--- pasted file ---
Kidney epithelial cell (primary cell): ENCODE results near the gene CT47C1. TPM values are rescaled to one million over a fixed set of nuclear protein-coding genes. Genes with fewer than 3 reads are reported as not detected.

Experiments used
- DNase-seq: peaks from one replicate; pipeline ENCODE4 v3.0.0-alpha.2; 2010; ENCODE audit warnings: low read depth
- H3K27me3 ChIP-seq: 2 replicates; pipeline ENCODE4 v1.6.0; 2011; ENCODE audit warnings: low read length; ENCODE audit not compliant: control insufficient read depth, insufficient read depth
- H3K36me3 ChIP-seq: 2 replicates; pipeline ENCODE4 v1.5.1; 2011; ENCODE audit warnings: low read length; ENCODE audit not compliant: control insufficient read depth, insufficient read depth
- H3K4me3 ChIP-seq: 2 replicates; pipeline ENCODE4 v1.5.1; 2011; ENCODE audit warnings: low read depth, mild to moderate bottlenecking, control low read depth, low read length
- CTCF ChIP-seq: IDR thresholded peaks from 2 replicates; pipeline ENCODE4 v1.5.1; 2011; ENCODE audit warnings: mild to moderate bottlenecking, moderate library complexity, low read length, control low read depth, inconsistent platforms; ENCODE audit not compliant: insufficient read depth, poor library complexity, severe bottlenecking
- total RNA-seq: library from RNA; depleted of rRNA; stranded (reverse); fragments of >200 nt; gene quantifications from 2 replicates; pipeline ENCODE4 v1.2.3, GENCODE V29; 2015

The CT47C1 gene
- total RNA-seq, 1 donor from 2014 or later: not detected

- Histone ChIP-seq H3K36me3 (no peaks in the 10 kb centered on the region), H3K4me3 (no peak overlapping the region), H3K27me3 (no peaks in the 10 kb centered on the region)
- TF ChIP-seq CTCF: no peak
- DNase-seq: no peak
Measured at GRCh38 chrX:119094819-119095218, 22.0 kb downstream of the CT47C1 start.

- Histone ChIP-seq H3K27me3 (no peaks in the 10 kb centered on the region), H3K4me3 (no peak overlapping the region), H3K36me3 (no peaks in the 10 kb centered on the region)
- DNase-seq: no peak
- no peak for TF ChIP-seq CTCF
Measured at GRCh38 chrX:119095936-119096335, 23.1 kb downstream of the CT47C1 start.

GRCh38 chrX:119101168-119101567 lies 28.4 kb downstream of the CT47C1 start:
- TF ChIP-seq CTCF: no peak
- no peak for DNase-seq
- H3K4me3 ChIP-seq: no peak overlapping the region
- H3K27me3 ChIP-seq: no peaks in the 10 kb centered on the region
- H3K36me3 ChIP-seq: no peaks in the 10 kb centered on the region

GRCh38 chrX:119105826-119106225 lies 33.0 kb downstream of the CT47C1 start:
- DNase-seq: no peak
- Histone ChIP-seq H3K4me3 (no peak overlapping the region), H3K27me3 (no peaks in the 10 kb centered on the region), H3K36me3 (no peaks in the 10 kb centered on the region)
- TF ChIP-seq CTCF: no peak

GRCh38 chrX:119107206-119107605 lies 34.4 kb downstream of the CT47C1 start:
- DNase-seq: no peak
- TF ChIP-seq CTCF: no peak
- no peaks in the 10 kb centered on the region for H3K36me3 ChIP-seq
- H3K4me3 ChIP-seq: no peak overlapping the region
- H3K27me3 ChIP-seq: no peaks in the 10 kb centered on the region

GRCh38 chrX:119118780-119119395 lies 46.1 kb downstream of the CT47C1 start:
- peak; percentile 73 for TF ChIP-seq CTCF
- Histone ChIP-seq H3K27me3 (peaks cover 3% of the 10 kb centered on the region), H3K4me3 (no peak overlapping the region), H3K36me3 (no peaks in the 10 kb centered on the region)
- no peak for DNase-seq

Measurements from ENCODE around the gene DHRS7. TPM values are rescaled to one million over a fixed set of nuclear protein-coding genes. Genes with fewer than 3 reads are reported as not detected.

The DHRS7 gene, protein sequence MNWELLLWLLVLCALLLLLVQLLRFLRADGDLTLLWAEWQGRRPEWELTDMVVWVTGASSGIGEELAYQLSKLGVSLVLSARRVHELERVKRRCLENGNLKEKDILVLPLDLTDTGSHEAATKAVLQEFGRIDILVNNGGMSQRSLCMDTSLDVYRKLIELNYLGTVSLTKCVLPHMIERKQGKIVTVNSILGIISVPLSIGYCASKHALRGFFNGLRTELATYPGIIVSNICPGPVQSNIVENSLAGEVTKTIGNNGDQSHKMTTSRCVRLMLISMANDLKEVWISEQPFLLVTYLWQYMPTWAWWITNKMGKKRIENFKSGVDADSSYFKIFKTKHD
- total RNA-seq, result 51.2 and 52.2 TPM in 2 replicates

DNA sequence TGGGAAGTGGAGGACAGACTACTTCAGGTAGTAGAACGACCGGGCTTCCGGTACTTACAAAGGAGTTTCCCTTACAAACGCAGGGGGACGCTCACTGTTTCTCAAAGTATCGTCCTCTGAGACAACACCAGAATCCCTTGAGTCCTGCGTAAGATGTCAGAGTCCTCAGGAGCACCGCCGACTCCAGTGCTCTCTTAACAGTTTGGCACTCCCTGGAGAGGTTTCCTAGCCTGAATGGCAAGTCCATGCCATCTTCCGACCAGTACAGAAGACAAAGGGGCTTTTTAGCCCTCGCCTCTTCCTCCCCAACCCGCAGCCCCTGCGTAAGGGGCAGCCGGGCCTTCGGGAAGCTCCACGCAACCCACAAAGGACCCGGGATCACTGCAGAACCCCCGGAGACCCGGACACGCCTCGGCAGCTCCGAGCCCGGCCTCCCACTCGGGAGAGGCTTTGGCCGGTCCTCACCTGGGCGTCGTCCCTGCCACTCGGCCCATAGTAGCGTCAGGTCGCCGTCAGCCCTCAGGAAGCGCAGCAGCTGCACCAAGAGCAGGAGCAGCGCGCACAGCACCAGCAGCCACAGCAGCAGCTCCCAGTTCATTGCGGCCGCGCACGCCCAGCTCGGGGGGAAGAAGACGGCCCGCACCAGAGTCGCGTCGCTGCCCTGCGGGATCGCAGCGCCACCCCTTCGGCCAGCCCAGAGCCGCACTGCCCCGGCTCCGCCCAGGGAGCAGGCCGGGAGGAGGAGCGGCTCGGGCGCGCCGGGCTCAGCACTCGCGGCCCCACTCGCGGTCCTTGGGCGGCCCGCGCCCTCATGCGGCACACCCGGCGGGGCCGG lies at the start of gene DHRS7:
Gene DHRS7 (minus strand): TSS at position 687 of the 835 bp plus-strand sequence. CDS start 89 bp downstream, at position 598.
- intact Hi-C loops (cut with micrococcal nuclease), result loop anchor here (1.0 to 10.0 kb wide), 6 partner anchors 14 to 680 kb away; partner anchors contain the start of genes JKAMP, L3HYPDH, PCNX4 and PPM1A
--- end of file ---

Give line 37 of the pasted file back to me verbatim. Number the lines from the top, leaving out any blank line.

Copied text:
- Histone ChIP-seq H3K27me3 (peaks cover 3% of the 10 kb centered on the region), H3K4me3 (no peak overlapping the region), H3K36me3 (no peaks in the 10 kb centered on the region)